Sports & Outdoors

Another season, another group of seniors: Bittersweet last regular season home game

Family and friends gather with the six seniors that played in their last official home game of the season. For many family members, they have sat through dozens of cold rainy afternoons to cheer on the Loggers. — Photo courtesy of Logger Athletics

As the fall sports season comes to a close, the current seniors say goodbye to a team that they have played with for the past four years.

“Being on the soccer team gave me an immediate group of friends and people to rely on. The soccer team allowed me to feel comfortable as soon as I arrived on campus,” Stefan Jensen ‘19 said. “Instead of going through a difficult transition from living at home in California to Tacoma, I was able to easily adjust because of the team.”

“For me, the biggest highlight of playing soccer has been my teammates and the atmosphere of being a part of a team that is larger than any individual goal,” Wren Norwood ‘19 said. “The friends and family I have made through my four years of being on this team are lifelong and will have an enduring positive impact on my life.”

The time spent on the team was more than the relationships built for these seniors.

“Being a part of the team has taught me to be a harder worker in all other aspects of my life. Physically and mentally giving 100 percent effort six days a week for four seasons has taught me an extraordinary amount of discipline, so it’s much easier to apply that to things like work and class,” Kian Evans ‘19 said. “Also, it’s been a release for me when I’ve been faced with challenging or stressful situations.”

“Being on the soccer team is a huge commitment that requires a lot of sacrifices. That being said it is worth it 100 percent due to the experience of being on a college athletic team and to be able to play at a high level of competition with great people,” Norwood said. “Academics and personal time may be a bit restricted but being able to play a sport you love for so long is why I did it.”

They grew as players during this time too.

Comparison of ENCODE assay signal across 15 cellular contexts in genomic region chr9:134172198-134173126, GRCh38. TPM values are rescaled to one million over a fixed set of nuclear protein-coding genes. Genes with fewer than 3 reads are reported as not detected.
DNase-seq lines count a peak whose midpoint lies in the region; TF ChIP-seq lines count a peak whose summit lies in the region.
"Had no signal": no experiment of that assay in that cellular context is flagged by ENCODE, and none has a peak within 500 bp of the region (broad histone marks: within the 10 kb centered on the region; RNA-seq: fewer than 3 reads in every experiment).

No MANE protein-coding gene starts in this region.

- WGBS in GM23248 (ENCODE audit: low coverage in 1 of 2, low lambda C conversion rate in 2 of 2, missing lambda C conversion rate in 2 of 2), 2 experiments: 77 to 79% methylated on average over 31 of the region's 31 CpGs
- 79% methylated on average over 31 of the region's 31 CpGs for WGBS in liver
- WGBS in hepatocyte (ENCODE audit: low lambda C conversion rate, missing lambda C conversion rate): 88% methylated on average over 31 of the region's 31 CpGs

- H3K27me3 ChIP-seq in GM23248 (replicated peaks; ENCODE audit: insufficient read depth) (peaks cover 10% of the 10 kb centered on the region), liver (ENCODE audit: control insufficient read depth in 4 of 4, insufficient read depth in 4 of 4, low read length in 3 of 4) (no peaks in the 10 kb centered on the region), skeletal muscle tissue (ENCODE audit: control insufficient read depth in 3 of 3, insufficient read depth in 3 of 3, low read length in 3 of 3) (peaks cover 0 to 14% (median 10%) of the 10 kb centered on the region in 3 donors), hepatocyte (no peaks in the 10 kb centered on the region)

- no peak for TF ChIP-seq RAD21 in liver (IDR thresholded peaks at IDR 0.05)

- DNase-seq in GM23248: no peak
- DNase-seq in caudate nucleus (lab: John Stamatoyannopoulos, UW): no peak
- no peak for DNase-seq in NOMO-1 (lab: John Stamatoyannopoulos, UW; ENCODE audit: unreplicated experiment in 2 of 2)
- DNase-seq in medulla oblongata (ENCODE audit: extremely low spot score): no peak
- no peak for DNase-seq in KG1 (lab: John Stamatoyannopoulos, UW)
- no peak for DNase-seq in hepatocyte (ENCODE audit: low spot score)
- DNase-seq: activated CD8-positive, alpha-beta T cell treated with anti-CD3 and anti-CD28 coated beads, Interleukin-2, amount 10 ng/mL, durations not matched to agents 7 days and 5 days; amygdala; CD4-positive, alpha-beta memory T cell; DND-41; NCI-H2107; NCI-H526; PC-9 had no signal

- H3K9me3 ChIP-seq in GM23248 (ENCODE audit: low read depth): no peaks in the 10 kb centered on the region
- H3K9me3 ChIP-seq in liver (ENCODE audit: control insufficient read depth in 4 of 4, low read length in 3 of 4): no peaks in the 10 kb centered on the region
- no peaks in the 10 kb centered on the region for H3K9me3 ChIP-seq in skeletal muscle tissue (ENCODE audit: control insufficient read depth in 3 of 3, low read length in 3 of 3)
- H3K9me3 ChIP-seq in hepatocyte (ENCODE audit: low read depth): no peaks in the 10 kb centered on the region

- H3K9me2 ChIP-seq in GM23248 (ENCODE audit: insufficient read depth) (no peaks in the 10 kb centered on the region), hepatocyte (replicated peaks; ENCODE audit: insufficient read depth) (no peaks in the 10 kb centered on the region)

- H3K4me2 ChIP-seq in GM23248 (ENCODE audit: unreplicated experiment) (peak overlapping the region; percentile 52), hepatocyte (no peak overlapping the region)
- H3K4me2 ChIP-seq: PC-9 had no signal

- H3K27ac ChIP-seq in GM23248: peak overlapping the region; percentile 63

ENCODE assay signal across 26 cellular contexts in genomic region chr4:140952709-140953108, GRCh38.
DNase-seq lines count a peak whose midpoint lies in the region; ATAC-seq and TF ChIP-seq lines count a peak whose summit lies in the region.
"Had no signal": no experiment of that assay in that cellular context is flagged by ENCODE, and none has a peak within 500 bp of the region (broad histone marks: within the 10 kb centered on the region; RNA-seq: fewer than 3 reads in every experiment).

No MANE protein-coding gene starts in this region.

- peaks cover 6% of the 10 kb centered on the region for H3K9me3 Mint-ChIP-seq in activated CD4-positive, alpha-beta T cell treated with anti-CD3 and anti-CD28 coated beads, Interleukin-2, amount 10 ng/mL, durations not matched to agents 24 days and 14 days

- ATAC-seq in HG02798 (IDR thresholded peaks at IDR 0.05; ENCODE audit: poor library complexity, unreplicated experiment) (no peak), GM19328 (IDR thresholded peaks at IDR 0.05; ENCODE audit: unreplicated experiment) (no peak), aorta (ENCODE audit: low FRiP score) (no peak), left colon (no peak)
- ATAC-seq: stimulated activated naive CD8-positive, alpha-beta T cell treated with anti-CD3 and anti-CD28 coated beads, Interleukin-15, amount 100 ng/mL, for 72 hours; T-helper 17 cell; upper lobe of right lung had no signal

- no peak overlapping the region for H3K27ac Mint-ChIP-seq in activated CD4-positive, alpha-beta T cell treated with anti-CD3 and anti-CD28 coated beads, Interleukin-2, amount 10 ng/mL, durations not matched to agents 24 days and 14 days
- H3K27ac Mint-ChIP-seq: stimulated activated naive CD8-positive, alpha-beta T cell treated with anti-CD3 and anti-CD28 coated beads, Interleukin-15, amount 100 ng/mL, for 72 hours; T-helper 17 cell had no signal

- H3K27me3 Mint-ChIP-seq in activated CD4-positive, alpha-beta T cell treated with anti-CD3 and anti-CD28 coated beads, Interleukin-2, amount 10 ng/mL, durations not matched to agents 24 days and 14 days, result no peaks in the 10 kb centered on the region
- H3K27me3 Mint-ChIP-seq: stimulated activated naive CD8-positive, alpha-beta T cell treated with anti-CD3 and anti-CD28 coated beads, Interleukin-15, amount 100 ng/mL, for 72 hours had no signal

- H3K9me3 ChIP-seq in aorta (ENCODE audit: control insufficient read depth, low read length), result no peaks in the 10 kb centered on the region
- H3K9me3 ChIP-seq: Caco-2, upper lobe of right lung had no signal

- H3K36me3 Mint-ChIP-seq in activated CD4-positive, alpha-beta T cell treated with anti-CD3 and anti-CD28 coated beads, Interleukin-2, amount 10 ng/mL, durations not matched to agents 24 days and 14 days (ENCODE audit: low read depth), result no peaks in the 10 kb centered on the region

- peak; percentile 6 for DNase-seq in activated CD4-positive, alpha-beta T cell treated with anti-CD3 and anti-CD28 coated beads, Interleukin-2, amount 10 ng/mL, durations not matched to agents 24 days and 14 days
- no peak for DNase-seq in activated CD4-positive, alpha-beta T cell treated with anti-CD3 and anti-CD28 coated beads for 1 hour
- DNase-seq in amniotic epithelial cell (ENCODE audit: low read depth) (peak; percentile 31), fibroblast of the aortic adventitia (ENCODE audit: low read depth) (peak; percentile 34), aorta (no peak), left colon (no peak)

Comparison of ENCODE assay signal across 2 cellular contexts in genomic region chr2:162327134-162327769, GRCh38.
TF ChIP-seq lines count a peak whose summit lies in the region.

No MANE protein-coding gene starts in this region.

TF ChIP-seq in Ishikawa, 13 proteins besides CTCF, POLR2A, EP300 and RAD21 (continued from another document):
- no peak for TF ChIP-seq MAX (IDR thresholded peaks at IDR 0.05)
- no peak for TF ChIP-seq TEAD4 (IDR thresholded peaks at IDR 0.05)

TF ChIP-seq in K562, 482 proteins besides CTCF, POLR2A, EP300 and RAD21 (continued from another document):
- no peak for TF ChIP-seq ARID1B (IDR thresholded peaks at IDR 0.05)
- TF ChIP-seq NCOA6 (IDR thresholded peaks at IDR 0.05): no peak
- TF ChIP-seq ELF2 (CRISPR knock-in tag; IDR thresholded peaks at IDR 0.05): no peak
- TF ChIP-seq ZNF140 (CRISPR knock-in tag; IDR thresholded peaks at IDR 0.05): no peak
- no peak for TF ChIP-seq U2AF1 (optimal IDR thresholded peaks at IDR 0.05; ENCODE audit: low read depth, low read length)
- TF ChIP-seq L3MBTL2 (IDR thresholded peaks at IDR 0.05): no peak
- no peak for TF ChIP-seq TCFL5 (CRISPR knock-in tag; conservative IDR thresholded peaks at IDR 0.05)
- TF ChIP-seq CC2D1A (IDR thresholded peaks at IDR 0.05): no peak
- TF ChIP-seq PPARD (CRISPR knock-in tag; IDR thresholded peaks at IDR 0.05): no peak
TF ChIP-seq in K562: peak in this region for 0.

“My greatest strength on the field is my emotion. My freshman year, I didn’t know how to control my emotions, which at times hurt my play,” Jensen said. “However, over the past four years, I have learned to control my emotion which has allowed me to stay more focused and become a better leader for the team.”

“The coaching I have had with the team all four years, especially with my goalkeeping coaches Bobby and Bryan, has been intricate in my development as a soccer player,” Norwood said. “Coaching combined with commitment both during the season and mostly out of season during the spring semester and the summer has led to me becoming a much better player than when I entered college.”

With the current class of seniors graduating comes a new class of first-years.

“To any incoming first-year player or to just any of the rising seniors, I would tell them to take soccer at U.P.S. and make it theirs. To put in everything they have for four, three, or the two years they have left and care for the program as they would for something that is theirs. Because soccer at this school is truly for the players, and the guys I have played with for the last four years are what has made it such a great and cherished experience. I hope all future players here take all their effort, talent, and pride and bring it to every game, practice, or meeting,” Norwood said.

“I would also tell them that four years goes by fast; my first day as a soccer player feels as fresh in my mind as Sunday’s victory does. When the time comes that they are done playing here, they won’t be ready for it, so all they can do is give everything they can to the program and most importantly their brothers on the field. That’s what I have tried to do every day during my time as a player here, and I will leave not holding a single regret,” he continued

“Enjoy it! Playing a sport in college only makes the days fly by faster,” Jensen said. “Most of you have been playing sports since before you can remember, and when you stop playing competitively, it’s an emotional time. “